These are the estimates by climate scientists (based
on many kinds of measurement) for the global air temperature,
the average temperature of the atmosphere above all lands and seas.
(In degrees Celsius; to convert to Fahrenheit, multiply by 1.8 and
add 32.) A seemingly small difference such as 0.1° C implies
a vast amount of extra heat in the air.
13.6°: approximate level in 1850.
13.66°: mean for 1850 to 1899.
13.75°: same for 1900 to 1960.
13.97°: same for the 30-year period 1961-1990 (usually quoted
as roughly 14°, and being used as a baseline for many figures
14.24°: same for the decade 1990-1999.
14.42°: same for 2000-2008. (About 0.75° above the 19th-century
15.6° (about 2° above the 19th-century level): the
highest possibly safe point, or more realistically the tipping
point which it would be folly to reach: global temperature at
which there would be a 50-50 chance of preventing runaway heating.
Others (such as the governments of several nations already harmed
by rising oceans) would rather set this safe limit 0.5° lower.
20° (6° or 7° above the 19th-century level): probable
level reached in the 21st century if present trends (middle estimate)
This graph shows the atmosphere's general temperature over the span for which records have been kept. A horizontal line indicates the approximate level for pre-industral times; another, the 1961-1990 average, now being commonly used as a baseline. The blue lines down, and the red lines up, show for each year the anomaly or difference from this baseline. The black curve shows the mathematically smoothed values. Graphs of this sort (like that given by the University of East Anglia's Climatic Research Unit, on which my graph is modeled) comventionally indicate the anomaly instead of the absolute temperature, but the difference is only in the labeling (0.0° instead of 14.0°), and I think the absolute figures are easier to understand.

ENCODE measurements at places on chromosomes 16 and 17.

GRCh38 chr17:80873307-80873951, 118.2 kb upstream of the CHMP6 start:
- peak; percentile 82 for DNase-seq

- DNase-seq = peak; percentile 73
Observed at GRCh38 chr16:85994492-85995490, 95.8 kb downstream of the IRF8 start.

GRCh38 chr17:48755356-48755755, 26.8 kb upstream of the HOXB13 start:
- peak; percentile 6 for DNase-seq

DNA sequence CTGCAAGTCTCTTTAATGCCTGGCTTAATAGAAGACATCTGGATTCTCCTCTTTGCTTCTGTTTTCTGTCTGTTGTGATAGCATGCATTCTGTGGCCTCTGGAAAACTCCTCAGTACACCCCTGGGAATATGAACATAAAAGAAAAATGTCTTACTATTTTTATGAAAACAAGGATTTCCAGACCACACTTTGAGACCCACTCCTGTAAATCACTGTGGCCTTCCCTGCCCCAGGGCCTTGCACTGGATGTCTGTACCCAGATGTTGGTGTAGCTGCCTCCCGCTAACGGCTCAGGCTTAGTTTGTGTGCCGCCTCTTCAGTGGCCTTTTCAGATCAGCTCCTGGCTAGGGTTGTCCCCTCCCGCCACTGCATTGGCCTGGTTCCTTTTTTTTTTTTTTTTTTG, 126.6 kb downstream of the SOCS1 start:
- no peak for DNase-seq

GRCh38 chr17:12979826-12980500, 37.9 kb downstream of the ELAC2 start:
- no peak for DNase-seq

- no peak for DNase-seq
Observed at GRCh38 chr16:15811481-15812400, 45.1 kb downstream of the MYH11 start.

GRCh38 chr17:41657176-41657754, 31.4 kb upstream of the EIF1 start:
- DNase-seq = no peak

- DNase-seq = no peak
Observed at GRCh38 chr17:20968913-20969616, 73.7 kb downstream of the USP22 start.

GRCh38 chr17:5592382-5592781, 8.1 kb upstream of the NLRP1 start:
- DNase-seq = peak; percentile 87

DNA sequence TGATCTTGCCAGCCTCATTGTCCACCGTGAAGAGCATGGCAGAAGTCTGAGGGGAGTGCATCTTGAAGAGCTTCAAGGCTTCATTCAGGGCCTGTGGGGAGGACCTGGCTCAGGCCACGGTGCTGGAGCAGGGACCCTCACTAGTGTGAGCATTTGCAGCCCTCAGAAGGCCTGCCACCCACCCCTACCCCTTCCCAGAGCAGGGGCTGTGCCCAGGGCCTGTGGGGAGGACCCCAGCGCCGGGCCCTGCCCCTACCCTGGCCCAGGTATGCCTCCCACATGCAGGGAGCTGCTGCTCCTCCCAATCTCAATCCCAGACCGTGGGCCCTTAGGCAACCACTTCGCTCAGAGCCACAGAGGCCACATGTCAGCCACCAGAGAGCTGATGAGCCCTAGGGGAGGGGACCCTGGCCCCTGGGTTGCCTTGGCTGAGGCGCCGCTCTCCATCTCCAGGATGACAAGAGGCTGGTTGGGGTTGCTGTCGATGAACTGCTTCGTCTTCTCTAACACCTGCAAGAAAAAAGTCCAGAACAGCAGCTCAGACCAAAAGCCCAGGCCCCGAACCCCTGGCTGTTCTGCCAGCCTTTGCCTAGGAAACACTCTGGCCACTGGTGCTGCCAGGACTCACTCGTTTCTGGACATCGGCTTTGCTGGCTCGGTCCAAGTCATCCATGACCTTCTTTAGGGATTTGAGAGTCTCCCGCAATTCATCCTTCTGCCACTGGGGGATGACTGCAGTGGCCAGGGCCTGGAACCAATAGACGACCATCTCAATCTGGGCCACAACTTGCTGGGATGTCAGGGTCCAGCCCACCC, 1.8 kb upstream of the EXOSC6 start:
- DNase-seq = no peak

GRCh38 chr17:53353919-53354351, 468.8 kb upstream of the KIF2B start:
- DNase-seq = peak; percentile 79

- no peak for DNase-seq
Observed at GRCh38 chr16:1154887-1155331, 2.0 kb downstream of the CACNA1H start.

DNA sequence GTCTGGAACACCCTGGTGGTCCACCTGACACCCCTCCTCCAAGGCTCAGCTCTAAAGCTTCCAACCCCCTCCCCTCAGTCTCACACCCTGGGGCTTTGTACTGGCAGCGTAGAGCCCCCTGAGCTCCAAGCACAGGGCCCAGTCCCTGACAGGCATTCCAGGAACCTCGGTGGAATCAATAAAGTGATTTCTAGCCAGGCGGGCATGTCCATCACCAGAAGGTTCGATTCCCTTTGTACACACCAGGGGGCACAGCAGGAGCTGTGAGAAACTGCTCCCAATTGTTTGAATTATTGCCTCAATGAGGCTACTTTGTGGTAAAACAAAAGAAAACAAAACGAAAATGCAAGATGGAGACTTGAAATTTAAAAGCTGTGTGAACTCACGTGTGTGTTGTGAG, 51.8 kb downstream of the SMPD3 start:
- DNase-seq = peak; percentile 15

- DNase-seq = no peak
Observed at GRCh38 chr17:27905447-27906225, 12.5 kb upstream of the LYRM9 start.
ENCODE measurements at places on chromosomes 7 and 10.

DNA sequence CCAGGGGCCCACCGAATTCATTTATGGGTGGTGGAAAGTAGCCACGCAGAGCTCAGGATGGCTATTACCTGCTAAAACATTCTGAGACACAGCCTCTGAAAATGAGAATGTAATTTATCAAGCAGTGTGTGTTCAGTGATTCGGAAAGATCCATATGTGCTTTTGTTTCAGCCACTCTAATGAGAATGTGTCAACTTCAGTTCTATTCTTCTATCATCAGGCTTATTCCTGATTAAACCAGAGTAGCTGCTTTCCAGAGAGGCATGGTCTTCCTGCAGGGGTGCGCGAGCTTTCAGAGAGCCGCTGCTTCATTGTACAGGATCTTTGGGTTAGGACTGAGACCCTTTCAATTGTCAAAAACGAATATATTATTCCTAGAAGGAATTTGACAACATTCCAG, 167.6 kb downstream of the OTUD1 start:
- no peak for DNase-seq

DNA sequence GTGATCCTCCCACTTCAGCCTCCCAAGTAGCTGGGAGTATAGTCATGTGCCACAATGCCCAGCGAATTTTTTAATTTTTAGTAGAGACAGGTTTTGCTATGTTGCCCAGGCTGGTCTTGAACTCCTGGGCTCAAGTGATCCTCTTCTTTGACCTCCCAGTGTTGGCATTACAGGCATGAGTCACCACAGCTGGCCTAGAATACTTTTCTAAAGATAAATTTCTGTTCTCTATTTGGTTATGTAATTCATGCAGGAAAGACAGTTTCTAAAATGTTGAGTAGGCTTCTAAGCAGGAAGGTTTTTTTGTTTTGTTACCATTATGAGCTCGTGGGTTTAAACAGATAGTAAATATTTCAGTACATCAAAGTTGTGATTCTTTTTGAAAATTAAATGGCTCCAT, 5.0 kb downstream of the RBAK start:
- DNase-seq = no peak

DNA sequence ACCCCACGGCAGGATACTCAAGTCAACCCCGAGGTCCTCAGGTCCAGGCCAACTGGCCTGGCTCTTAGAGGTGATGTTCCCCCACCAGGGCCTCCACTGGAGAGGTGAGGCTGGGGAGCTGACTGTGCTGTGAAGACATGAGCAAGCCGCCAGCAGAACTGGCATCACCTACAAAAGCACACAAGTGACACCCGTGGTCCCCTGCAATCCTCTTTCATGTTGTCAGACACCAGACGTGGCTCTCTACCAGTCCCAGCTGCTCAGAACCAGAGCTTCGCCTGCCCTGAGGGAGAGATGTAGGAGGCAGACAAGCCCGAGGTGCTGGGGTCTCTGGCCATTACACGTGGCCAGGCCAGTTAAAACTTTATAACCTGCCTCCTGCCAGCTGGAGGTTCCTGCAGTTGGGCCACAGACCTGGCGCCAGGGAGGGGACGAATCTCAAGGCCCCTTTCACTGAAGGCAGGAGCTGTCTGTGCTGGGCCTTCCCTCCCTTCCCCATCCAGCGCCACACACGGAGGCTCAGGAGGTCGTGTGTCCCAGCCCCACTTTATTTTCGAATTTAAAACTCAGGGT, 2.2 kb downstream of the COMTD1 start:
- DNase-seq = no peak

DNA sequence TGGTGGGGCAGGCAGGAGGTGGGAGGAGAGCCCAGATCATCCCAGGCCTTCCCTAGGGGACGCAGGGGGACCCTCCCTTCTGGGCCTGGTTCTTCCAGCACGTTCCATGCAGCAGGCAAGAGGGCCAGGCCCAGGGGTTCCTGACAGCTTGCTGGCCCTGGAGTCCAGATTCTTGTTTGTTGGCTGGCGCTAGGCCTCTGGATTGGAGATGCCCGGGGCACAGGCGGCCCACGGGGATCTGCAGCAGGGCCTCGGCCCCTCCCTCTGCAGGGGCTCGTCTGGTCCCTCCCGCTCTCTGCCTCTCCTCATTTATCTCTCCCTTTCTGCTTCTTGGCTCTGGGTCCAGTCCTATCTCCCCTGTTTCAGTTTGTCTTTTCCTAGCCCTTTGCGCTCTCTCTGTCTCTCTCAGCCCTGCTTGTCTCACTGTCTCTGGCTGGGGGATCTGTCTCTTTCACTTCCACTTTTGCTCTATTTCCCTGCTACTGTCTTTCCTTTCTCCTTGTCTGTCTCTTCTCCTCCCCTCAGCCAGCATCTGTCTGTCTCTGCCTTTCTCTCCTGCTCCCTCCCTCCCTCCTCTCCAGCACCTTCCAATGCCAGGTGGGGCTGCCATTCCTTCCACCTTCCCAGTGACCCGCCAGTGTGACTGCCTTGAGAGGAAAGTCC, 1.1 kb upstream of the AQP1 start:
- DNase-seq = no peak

Graphs like this show a general trend, but also many smaller-scale
up-and-down jags, due to secondary factors, such as volcanic eruptions,
which can cause cold years by putting dust into the upper atmosphere.
These are the 20 hottest years of the more than a century
and a half on record.
These include every year from 1995 onward. And not one from before
The best estimate now
(by the Canadian Earth System Model, 2011) is that if by 2100 we
were to end humanity's excess emission of carbon dioxide by ending
deforestation and all use of fossil fuels, it would take at least
till 3000 for the Earth to recover from the current warming trend.